Following my grade school education, I will call the set $\mathbb{N}_0\equiv\left\{0,1,2,\dots\right\}$ the whole numbers, and the set $\mathbb{N}\equiv\left\{1,2,3,\dots\right\}$ the natural numbers. The following is a list of what I believe to be the essential differences between the properties of $\left<\mathbb{N},+,\times\right>$ versus $\left<\mathbb{N}_0,+,\times\right>$:

$$\begin{array}{ccccc} \text{Law} & \text{op} & \text{Name} & \mathbb{N} & \mathbb{N}_{0}\\ a+\left(b+c\right)=\left(a+b\right)+c & \left[+\right] & \text{Associative} & \text{T} & \text{T}\\ a+b=b+a & \left[+\right] & \text{Commutative} & \text{T} & \text{T}\\ a+c=b+c\implies a=b & \left[+\right] & \text{Cancellative} & \text{T} & \text{T}\\ a+0=a & \left[+\right] & \text{Identative} & \text{F} & \text{T}\\ 0+0=0 & \left[+\right] & 0\text{--Idempotent} & \text{F} & \text{T}\\ a\times\left(b\times c\right)=\left(a\times b\right)\times c & \left[\times\right] & \text{Associative} & \text{T} & \text{T}\\ a\times b=b\times a & \left[\times\right] & \text{Commutative} & \text{T} & \text{T}\\ a\times c=b\times c\implies a=b & \left[\times\right] & \text{Cancellative} & \text{T} & \mathbb{N}\\ a\times1=a & \left[\times\right] & \text{Identative} & \text{T} & \text{T}\\ a\times\left(b+c\right)=a\times b+a\times c & \left[\times\right] & \text{Distributive} & \text{T} & \text{T}\\ 1\times1=1 & \left[\times\right] & 1\text{--Idempotent} & \text{T} & \text{T}\\ 0\times0=0 & \left[\times\right] & 0\text{--Idempotent} & \text{F} & \text{T}\\ 0\times a=0 & \left[\times\right] & 0\text{--Degeneracy} & \text{F} & \text{T} \end{array}$$

Thurston calls the additive algebraic structure $\left<\mathbb{N}_0,+\right>$ a hemigroup. This is also known as a cancellative, commutative monoid.

The additive algebraic structure $\left<\mathbb{N},+\right>$ is a cancellative, commutative semigroup. I have no special name for this structure.

The multiplicative structure $\left<\mathbb{N},\times\right>$ is a hemigroup, but $\left<\mathbb{N}_0,\times\right>$ fails to be a hemigroup because $a\times 0=b\times 0$ is degenerate. For a hemigroup the unique idempotent element can be shown to be the unique identity element. I find it modestly interesting that this applies to $\left<\mathbb{N}_0,+\right>$ and to $\left<\mathbb{N},\times\right>$ but not to the other two structures.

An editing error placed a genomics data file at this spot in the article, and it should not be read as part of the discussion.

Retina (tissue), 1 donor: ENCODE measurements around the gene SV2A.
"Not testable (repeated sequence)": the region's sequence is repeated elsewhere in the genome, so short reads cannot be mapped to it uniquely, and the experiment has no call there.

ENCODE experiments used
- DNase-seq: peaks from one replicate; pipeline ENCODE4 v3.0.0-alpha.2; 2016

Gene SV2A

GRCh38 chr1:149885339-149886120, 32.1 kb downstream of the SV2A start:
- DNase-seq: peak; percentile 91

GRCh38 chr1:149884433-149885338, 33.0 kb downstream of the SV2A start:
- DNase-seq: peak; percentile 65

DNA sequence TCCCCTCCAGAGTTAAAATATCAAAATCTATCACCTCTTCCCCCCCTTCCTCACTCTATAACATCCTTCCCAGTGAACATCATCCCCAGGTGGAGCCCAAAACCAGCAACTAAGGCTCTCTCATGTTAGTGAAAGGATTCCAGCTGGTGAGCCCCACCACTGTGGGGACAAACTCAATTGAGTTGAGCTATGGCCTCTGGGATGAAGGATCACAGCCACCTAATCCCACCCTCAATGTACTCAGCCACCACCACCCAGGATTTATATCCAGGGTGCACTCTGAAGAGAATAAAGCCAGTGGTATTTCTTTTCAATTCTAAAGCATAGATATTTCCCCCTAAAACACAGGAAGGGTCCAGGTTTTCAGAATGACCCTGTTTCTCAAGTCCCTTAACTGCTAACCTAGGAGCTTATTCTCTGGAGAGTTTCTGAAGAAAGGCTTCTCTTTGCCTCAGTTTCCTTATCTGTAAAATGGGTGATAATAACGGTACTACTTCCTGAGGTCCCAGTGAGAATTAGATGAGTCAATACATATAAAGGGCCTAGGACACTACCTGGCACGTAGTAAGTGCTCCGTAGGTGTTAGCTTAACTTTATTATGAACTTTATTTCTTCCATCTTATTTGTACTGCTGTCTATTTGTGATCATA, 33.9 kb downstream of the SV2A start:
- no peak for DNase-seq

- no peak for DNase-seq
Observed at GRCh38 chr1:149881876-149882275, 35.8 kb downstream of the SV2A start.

My question is this. Are there any special names given to the algebraic structures $\left<\mathbb{N},+,\times\right>$ determined by the natural numbers and $\left<\mathbb{N}_0,+,\times\right>$ determined by the whole numbers?

I am also interested in any corrections to or obvious omissions in my list.

  • 1
    $\begingroup$ You mean semigroup. Thurston is right. $\endgroup$ – Wuestenfux May 12 at 6:22
  • $\begingroup$ No. I mean hemigroup. archive.org/details/TheNumberSystem/page/n35 $\endgroup$ – Steven Thomas Hatton May 13 at 10:44
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    $\begingroup$ @StevenThomasHatton I would advise not to use this term: it is highly non-standard, and apparently seems to be used for other, totally unrelated, structures: link.springer.com/article/10.1007/BF02189348 $\endgroup$ – lisyarus May 13 at 10:50
  • $\begingroup$ I've seen the source you referenced. But, so long as we are clear about our context, I don't see a compelling reason not to overload the definition. I'm also considering calling a cancellative commutative semigroup a natural semigroup. Then, perhaps I should call Thurston's hemigroup a whole semigroup. Some m.se participants are actively disinterested in the comparison between $\mathbb{N}$ and $\mathbb{N}_0$. My previous request for references on the topic was voted down and out. And I haven't found much in the way of meaningful discussion elsewhere. I guess it's up to me. $\endgroup$ – Steven Thomas Hatton May 13 at 11:02

Let me use a different notation. Let $\mathbb{N} = \{ 0, 1, \dotsm \}$ be the set of all natural numbers and let $\mathbb{N}_{> 0} = \mathbb{N} - \{0\} = \{ 1, 2, \dotsm \}$ be the set of positive integers.

Then $(\mathbb{N}, +)$ and $(\mathbb{N}_{> 0}, +)$ are respectively the free monoid and the free semigroup on one generator. Moreover, $(\mathbb{N}, +, \times)$ is usually known as the semiring of natural numbers.


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